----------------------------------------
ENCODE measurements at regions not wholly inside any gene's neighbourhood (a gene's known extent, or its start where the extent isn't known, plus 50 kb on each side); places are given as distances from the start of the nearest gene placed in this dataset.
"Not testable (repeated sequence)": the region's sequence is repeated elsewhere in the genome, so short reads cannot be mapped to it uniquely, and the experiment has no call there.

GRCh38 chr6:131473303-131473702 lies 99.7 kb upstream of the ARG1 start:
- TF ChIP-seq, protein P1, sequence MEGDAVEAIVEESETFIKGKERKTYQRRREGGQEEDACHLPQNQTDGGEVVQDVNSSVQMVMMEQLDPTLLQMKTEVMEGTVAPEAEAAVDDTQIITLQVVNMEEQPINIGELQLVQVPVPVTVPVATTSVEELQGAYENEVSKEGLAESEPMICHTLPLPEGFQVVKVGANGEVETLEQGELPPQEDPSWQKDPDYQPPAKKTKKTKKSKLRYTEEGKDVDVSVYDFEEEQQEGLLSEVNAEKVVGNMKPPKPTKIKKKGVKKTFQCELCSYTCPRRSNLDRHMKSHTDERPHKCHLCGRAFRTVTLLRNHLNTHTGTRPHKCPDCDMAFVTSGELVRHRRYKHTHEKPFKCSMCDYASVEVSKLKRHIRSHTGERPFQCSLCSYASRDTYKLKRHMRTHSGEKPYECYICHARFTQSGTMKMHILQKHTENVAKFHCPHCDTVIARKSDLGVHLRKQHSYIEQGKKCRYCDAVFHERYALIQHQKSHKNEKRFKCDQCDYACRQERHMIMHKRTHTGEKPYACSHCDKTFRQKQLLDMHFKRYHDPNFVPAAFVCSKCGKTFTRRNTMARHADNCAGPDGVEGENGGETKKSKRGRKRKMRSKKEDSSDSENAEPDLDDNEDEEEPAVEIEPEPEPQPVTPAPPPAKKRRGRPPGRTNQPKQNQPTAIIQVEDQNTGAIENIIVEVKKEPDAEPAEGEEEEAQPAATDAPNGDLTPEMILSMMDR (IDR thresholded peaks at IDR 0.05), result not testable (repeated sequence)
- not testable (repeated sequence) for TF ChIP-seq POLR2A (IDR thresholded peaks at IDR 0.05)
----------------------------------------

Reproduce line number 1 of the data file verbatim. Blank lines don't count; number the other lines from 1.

ENCODE measurements at regions not wholly inside any gene's neighbourhood (a gene's known extent, or its start where the extent isn't known, plus 50 kb on each side); places are given as distances from the start of the nearest gene placed in this dataset.